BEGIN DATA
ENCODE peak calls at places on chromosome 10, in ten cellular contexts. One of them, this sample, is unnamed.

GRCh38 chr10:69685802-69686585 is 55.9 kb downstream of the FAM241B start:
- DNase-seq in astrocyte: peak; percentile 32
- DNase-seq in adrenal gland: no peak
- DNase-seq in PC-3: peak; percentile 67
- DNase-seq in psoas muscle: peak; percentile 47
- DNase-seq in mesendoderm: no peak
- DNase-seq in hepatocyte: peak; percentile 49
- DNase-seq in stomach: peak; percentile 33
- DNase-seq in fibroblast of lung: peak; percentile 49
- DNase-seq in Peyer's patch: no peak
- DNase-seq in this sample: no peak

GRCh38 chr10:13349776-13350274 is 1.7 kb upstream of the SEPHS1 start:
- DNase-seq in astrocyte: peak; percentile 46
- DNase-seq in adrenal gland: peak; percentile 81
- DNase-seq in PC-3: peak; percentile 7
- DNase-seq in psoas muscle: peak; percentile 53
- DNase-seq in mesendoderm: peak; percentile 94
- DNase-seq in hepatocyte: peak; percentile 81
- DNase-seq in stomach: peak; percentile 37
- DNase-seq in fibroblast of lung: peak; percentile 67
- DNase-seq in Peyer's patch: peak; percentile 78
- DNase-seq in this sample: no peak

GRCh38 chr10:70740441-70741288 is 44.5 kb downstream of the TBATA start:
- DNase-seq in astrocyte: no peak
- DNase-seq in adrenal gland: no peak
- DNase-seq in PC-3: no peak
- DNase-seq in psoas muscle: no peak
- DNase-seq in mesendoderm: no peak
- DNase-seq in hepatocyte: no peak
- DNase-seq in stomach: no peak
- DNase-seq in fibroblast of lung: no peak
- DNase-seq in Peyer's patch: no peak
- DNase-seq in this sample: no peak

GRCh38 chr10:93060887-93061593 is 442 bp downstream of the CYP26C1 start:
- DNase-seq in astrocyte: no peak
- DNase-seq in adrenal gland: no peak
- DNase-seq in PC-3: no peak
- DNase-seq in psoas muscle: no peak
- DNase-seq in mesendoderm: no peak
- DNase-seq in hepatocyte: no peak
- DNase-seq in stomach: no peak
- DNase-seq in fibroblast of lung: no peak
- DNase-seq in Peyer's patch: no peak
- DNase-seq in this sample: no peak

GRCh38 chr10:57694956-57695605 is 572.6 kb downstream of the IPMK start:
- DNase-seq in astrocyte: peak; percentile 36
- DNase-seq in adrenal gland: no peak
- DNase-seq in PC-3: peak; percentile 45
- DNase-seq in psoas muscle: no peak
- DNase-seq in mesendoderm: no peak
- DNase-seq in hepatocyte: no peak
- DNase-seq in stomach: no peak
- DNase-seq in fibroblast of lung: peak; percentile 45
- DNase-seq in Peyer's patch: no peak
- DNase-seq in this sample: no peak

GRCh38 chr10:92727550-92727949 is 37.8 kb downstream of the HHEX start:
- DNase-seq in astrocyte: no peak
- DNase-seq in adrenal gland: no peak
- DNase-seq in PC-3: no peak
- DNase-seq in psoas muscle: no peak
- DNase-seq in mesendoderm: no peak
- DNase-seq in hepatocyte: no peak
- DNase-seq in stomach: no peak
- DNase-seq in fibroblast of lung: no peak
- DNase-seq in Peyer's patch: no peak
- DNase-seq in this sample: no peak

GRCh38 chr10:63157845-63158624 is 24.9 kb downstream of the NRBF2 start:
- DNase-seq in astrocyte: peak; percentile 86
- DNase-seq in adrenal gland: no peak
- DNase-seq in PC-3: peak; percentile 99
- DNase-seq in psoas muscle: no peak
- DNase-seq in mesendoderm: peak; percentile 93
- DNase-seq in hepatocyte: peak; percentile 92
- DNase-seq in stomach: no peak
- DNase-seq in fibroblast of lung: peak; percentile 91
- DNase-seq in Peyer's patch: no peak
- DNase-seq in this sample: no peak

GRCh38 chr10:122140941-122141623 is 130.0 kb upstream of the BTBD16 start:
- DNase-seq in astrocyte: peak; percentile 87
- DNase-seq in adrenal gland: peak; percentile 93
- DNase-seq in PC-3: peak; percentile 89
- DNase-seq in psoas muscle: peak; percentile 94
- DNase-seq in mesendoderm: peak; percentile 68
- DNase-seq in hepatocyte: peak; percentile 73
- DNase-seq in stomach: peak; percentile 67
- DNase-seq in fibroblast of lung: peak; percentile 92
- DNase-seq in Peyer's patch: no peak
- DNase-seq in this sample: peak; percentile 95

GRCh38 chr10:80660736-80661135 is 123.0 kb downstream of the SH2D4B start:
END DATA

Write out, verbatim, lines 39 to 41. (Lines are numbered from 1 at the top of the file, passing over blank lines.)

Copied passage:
- DNase-seq in psoas muscle: no peak
- DNase-seq in mesendoderm: no peak
- DNase-seq in hepatocyte: no peak